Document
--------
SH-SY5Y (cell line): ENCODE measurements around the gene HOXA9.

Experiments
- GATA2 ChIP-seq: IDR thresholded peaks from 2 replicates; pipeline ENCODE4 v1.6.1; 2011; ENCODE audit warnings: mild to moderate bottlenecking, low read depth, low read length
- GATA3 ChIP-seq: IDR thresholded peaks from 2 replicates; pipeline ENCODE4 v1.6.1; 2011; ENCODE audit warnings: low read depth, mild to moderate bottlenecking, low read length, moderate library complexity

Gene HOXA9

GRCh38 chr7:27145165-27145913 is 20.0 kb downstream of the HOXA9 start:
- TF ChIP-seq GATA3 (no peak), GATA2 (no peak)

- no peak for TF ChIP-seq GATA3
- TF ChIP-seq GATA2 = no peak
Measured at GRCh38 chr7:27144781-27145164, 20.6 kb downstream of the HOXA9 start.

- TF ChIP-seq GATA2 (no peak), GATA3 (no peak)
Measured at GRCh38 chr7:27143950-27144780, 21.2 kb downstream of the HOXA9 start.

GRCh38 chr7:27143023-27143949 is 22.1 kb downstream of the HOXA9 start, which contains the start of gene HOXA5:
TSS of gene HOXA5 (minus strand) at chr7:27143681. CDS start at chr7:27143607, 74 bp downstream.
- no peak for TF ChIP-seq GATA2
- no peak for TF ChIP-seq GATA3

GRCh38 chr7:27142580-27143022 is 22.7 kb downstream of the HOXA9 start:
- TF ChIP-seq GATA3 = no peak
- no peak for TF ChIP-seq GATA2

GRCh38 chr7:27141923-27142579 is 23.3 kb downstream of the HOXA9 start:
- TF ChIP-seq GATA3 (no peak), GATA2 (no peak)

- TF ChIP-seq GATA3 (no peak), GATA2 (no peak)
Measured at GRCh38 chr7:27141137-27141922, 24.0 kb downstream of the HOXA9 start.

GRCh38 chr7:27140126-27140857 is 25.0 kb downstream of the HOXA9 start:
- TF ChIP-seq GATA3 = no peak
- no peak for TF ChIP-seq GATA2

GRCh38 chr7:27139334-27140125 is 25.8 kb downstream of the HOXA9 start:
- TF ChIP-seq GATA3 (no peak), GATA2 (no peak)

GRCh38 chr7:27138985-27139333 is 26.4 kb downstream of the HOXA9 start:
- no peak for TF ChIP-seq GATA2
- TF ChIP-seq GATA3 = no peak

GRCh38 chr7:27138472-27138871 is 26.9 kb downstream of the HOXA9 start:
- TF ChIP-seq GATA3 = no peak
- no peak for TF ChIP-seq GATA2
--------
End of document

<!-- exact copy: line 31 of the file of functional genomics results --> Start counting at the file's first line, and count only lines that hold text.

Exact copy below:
- TF ChIP-seq GATA3 = no peak